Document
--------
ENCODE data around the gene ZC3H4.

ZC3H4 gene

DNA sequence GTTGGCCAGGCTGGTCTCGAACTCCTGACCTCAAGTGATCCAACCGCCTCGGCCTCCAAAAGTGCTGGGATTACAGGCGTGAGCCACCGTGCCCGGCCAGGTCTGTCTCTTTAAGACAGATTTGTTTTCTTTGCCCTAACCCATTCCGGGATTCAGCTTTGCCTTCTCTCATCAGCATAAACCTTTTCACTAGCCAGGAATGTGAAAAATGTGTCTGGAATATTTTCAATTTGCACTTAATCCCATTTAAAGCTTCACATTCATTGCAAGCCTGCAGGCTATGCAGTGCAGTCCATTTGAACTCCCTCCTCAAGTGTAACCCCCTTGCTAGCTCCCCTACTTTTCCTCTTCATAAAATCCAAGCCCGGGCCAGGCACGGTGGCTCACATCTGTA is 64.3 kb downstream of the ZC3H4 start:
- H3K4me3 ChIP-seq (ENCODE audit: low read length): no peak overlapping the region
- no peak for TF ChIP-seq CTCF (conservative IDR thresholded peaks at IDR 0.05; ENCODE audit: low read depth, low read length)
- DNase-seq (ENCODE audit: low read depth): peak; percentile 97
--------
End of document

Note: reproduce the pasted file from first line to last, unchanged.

ENCODE data around the gene ZC3H4.

ZC3H4 gene

DNA sequence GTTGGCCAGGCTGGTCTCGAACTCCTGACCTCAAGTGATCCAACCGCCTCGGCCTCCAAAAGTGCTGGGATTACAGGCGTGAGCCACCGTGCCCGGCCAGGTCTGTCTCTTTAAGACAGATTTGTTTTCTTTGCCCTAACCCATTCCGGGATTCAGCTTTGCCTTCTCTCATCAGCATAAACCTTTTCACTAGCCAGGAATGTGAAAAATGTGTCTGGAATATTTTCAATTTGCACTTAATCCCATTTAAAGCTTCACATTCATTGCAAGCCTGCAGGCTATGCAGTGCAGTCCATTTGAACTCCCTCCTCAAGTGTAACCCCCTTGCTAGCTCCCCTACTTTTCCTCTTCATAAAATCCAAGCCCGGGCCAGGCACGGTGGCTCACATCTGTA is 64.3 kb downstream of the ZC3H4 start:
- H3K4me3 ChIP-seq (ENCODE audit: low read length): no peak overlapping the region
- no peak for TF ChIP-seq CTCF (conservative IDR thresholded peaks at IDR 0.05; ENCODE audit: low read depth, low read length)
- DNase-seq (ENCODE audit: low read depth): peak; percentile 97